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Jose Angel Vargas, a software engineering major set to graduate in 2019, took a few detours on his way to UCI’s Department of Informatics: attending The Art Institute of California, working at Universal Studios and spending four years at a community college. He’s now on a more direct route to future success, having found his calling in the field of software engineering and landing an internship at Taco Bell Corporate. “Software engineering is perfect for me,” says Vargas. He also seems to have found the perfect fit in choosing UCI. “When I walk these grounds,” he says, “it doesn’t feel like I’m limited by anything.”

Can you talk about your path to UCI and decision to study software engineering?
My path started in 2007. After graduating from high school, I went to The Art Institute of California in Santa Monica for two and a half years to study interactive media design, but that turned out to be more of a hobby than a career for me. I took a three-year break and moved up the ladder as a supervisor at Universal Studios in the Department of Operations, but then I decided to go back to school. This time, I did the community college route.

 I didn’t know what I wanted to study, so I went to the career center, where I took a series of personality tests. I got a list of 200 career options that matched my personality traits, and I had to research all of them — the projected growth, typical responsibilities, average salary and so on. It eventually came down to being a comedian or going into computer science! My classes at The Art Institute had introduced me to programming and I was comfortable around code, so I tried out computer science. After four years at the community college, I landed here at UCI, and it has been a dream ever since.

It’s the best of both worlds here, because software engineering is right in the middle of the computer science–informatics spectrum. I learned that software engineering is the happy middle for me.

Have you had a favorite professor or class at UCI?
My two favorite classes so far have been Informatics 121: Software Design, with André van der Hoek, and Informatics 131: Human-Computer Interaction, with Matthew Bietz. Van der Hoek and Bietz are two really great professors, and I think it was the blend of both the professor and class that hit it out of the park for me.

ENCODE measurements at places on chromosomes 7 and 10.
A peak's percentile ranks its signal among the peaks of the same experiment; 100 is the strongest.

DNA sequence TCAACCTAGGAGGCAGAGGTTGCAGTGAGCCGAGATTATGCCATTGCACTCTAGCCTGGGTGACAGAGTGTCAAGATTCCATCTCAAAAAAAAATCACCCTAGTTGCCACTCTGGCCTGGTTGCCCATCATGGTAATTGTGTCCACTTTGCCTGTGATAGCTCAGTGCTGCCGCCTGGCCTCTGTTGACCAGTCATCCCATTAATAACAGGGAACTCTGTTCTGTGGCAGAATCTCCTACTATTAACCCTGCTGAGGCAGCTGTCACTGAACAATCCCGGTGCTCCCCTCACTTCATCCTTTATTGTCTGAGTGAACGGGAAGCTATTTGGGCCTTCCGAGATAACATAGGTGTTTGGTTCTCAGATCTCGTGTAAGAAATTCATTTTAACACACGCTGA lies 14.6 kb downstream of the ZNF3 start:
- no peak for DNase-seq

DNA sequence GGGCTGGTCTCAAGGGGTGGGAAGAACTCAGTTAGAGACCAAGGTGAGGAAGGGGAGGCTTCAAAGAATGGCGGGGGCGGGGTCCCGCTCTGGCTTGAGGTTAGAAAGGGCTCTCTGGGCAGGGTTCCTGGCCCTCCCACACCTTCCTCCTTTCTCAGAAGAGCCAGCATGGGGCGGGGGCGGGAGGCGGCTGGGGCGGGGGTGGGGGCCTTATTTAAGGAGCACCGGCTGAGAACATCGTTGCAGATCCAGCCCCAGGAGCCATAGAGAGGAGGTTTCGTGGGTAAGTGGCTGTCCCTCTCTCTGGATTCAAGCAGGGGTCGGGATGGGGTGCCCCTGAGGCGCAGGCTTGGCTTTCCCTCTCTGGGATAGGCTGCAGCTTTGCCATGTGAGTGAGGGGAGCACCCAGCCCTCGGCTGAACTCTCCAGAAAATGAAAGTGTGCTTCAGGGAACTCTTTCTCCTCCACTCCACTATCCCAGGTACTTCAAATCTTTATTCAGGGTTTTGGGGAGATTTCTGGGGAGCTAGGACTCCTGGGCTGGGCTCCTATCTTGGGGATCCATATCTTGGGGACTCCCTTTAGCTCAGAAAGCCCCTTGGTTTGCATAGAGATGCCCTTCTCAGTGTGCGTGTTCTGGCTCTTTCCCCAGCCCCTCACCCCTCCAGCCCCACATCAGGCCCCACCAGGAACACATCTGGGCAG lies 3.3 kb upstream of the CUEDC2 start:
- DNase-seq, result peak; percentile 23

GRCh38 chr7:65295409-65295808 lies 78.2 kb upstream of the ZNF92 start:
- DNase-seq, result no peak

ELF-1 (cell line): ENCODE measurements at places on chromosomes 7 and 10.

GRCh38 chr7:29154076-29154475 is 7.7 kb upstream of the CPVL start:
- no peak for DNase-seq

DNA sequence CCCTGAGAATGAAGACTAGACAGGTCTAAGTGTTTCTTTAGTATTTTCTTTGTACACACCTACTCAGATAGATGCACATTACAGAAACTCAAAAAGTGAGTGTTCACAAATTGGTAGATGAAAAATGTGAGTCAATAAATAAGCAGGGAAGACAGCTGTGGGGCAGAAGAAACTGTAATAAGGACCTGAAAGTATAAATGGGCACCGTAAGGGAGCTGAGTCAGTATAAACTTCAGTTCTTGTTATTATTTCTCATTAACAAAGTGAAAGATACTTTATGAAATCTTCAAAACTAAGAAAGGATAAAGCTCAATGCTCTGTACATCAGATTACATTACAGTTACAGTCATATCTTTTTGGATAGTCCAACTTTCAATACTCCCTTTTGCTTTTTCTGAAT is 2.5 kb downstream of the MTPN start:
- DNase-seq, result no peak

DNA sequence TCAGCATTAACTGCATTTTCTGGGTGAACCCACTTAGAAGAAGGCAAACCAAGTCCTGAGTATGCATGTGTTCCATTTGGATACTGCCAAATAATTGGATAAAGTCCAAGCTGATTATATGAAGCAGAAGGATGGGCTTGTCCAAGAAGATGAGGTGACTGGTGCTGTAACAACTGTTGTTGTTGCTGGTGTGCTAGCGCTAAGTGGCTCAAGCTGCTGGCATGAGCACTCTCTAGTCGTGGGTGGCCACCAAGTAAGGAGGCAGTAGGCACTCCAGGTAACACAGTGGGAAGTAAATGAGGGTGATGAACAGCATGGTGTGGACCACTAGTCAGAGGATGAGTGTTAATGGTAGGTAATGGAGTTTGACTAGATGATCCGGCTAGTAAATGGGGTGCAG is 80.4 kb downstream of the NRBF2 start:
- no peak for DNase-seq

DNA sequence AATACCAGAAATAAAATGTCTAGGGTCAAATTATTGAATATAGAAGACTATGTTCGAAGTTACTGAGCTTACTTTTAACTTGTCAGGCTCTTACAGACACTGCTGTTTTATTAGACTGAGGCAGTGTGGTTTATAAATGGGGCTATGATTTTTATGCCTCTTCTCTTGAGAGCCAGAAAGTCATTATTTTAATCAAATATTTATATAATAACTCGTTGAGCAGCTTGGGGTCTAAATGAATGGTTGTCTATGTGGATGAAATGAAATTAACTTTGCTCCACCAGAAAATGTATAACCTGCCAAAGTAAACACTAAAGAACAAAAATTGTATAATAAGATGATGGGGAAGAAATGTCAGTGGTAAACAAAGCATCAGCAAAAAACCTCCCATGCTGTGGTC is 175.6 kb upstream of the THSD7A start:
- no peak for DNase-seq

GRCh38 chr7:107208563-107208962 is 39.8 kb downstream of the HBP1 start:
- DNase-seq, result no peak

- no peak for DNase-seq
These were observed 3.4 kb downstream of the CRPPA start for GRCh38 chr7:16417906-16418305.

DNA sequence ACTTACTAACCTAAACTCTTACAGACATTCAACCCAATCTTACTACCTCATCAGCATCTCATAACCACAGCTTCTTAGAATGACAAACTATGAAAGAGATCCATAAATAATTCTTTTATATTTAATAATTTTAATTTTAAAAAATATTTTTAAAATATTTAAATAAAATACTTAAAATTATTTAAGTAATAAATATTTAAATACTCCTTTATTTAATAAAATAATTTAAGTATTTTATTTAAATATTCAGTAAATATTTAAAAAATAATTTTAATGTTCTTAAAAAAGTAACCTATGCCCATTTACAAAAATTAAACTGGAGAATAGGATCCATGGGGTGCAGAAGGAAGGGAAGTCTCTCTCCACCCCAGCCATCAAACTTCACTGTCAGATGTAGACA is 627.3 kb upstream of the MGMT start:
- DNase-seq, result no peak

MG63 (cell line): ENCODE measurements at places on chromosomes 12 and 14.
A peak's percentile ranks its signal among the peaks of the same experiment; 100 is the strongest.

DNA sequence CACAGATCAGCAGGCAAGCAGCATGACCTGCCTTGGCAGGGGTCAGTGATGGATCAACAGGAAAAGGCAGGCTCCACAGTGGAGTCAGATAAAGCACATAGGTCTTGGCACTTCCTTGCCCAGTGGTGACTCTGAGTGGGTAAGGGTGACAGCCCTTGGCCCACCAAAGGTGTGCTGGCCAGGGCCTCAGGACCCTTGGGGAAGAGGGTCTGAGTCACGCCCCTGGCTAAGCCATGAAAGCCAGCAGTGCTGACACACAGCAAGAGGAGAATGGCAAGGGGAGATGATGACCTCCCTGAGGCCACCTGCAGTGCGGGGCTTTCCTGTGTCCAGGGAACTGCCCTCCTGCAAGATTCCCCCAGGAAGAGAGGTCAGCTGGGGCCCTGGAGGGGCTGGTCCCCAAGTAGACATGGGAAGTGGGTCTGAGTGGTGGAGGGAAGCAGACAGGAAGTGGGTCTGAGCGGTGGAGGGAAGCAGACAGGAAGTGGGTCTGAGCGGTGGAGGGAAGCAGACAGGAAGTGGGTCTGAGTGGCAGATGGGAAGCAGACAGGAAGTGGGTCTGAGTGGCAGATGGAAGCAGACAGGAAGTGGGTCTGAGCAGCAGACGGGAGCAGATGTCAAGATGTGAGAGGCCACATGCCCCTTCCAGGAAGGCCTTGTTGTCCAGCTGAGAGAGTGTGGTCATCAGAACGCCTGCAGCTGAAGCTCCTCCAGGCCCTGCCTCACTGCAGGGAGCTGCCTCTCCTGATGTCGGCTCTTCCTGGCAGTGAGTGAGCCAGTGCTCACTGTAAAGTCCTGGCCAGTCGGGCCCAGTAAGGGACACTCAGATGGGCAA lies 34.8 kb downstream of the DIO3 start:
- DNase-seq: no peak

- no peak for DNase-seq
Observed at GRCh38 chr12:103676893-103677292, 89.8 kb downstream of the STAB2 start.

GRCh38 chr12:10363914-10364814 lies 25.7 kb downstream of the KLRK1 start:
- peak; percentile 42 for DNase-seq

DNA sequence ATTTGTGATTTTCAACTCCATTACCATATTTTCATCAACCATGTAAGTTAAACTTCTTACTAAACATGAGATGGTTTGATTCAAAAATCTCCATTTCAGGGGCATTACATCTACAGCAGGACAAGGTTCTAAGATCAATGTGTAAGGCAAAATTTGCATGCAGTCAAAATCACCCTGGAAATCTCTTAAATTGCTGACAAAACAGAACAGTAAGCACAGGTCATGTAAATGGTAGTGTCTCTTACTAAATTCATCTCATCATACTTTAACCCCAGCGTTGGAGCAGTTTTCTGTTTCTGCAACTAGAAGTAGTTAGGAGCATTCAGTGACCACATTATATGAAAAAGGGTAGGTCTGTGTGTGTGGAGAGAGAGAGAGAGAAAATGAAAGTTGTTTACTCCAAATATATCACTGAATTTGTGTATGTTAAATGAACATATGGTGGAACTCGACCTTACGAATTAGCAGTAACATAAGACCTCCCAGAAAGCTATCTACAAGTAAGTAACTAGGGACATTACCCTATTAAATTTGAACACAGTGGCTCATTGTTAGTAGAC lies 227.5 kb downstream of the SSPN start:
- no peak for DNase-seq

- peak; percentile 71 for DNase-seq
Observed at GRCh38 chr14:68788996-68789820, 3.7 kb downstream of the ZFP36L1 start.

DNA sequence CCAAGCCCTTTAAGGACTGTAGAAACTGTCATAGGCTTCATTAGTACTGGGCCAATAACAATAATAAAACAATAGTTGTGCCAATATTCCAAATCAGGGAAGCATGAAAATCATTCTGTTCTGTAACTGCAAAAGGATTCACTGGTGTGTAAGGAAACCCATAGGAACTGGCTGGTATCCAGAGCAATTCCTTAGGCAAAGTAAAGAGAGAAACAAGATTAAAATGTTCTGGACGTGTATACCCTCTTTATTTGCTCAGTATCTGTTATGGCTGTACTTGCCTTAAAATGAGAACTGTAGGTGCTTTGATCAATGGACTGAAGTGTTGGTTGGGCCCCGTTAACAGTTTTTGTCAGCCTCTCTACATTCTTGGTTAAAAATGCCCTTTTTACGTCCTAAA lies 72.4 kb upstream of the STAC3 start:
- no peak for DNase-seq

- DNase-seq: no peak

What activities are you involved in at UCI?
I was a peer academic advisor for about a year; I’m part of the Society of Hispanic Professional Engineers (SHPE) organization; and I also joined Andre’s research group, the Software Design and Collaboration Laboratory (SDCL), after taking his 121 class last quarter. More recently, I started an internship with Taco Bell Corporate that will run through the end of the year. I’m working in the IT department for the production services team.

What has been the best part of your experience at UCI?
There have been so many things on so many levels. On an emotional level, I feel like I’m part of a family. When I was at the community college, everybody was great, but the students were there to just get in and get out. Here, it feels amazing, like I’m part of something bigger.

 On a network level, I think the best part was joining the ICS Student Affairs Office team as a peer academic counselor. I was able to build contacts not only professionally but also with other students, so I had more friends in classes.

The opportunity here is also amazing. I live in L.A., and growing up surrounded by gangs and violence and drugs, you always walk with this weight or this looming ceiling. But when you’re here at UCI, you have professors who know you on a first-name basis, and they’re on the cutting edge of research within their field. It makes me feel like anything and everything is possible!

All of the opportunities that have been offered to me is proof of that. I would never have imagined I’d end up at Taco Bell Corporate, but it was because I knew somebody at the Student Affairs Office who asked me to send in my resume. And maybe someday, a connection I make through Taco Bell Corporate will help me become a director.

Is that your future goal?
I definitely want to be a director of a technology group or a chief information officer, but I also want to exercise my entrepreneurial skills and build something, preferably within the field of technology. I’m not sure which way my path will take me.

Do you have any advice for prospective students?

As a peer academic advisor, it would hurt my heart every time a senior would come into my office thinking everything was on track, but it wasn’t. Graduation would be delayed by a quarter or two, and the implications could be huge for the student’s family. So, understand the implications of your decisions, and don’t make the Student Affairs Office a one-stop shop. Visit often to confirm that your academic plan is set up correctly.

Also, find your spot within computer science spectrum. Give yourself the chance to explore all the different avenues — AI, networks, systems and software, informatics — and find your niche. Everybody is good at something. You just have to find your place and then give it your all.

— Shani Murray